If you are thinking of a “hot” power of attorney, take your time and make the decision carefully.
Some states allow a financial power of attorney with “hot” power. However, that requires some very careful thought before making the decision, according to the Glen Rose Reporter in “Should you add hot powers to your power of attorney?”
The “hot” powers are well-named, since they give a financial power of attorney considerable power. It is a lot of leeway for an agent to be given during one’s lifetime. This is because it allows the agent to create, amend, revoke or terminate a trust during the principal’s lifetime.
The agent may also make a gift. In Texas, this is subject to the limitations under Texas Estates Code §751.032 and any special instructions, to create or change rights of survivorship, create or change a beneficiary designation and to authorize another person to exercise the authority granted under the power of attorney.
In one case, a man decided that he wanted to give some of these “hot” powers to a power of attorney, but not all of them. Unless he made specific directions, he would be giving someone the ability to make gifts outright to individuals, to a trust, an UGMA (Uniform Gift to Minors Act) account or a qualified tuition program that meets the requirements of §529.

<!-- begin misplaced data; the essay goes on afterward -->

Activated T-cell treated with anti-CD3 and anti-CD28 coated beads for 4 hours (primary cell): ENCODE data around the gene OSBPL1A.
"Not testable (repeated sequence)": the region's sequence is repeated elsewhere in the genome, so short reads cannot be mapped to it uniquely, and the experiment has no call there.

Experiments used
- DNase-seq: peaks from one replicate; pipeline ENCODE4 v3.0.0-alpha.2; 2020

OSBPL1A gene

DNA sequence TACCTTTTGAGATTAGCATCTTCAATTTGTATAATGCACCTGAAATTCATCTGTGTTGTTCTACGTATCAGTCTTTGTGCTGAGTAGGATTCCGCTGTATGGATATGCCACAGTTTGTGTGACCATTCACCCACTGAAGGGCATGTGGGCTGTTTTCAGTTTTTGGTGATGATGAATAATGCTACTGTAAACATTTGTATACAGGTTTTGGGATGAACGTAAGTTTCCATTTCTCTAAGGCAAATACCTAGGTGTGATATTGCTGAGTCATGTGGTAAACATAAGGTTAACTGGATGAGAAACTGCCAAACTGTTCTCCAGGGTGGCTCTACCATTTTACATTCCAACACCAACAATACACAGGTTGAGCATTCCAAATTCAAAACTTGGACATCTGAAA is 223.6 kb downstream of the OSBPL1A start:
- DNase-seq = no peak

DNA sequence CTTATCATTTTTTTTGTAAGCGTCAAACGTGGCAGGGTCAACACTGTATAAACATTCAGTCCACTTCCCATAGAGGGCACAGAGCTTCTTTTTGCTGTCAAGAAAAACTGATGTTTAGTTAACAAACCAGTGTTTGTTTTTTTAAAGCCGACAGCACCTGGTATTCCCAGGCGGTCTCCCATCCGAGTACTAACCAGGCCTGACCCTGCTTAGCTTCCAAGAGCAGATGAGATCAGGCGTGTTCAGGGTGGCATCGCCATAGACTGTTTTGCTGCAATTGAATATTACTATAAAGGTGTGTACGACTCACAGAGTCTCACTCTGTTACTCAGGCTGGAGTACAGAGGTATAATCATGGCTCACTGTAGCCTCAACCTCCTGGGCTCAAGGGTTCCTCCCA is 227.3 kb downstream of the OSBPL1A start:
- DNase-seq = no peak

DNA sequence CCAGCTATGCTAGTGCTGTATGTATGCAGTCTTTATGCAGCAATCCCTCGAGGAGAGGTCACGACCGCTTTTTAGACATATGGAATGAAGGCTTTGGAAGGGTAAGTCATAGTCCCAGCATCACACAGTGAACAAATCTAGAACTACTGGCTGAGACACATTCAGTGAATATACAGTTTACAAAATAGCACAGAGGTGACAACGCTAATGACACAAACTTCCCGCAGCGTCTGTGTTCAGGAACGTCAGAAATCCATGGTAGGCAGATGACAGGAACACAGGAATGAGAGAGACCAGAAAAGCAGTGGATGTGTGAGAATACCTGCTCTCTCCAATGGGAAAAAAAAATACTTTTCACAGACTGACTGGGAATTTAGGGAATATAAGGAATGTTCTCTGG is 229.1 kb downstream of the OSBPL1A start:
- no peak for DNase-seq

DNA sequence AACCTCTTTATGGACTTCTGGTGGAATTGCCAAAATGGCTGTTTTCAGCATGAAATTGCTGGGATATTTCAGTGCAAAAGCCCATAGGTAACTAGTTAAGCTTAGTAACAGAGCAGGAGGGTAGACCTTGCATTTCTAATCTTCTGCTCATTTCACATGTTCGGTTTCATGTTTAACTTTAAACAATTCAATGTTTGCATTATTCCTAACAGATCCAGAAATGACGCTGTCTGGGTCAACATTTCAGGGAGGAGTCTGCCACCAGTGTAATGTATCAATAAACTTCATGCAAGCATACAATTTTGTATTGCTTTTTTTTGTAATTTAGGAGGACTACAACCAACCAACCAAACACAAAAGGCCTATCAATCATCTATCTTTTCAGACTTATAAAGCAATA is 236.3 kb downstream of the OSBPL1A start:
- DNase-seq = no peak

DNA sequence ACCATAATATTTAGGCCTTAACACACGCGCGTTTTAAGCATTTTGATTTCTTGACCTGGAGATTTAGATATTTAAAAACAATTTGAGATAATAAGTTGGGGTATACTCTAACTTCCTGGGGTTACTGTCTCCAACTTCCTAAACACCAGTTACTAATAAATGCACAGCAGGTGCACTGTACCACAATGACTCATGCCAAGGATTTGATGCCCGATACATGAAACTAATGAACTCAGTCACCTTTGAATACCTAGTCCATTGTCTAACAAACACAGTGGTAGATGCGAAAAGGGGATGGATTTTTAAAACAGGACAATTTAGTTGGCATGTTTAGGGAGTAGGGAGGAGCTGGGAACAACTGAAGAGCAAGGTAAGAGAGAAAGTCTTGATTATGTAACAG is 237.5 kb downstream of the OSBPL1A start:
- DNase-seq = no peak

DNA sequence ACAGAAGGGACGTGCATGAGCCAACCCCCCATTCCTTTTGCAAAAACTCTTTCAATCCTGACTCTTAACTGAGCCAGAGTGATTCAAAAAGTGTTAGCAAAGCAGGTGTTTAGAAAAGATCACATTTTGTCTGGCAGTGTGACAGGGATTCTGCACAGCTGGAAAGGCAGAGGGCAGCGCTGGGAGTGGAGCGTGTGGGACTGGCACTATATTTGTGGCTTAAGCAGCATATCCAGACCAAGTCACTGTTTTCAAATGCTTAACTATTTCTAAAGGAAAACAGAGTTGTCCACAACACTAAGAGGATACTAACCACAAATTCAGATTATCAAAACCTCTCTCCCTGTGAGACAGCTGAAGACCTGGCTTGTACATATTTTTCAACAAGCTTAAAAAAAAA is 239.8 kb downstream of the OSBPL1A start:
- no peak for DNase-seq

The attorney in this case advised the client that the gifts an agent can make, are limited to the dollar limits of the federal gift tax exclusion, or twice that, if the spouse agrees to a gift split as allowed under the Internal Revenue Code.
The gifts the agent can make are further limited to being consistent with the principal’s objectives, if the agent knows what those objectives are. However, if the agent does not know what those objectives are, he or she must still make sure the gift is aligned with the principal’s best interest, based on the value and nature of the principal’s property, foreseeable obligation and the need for maintenance.
The power of attorney in all cases needs to know what their responsibilities are, and if they are given “hot” powers, they need to be informed what those specific powers are. If the agent is someone other than a spouse or descendant, that agent may not make gifts to themselves. A spouse or descendant, however, could make gifts to themselves.
The man in this example wisely decided that while his son was very trustworthy and was going to be named his financial power of attorney, it would not be a good idea to place so much temptation in the young man’s path.
Reference: Glen Rose Reporter (Jan. 3, 2019) “Should you add hot powers to your power of attorney?”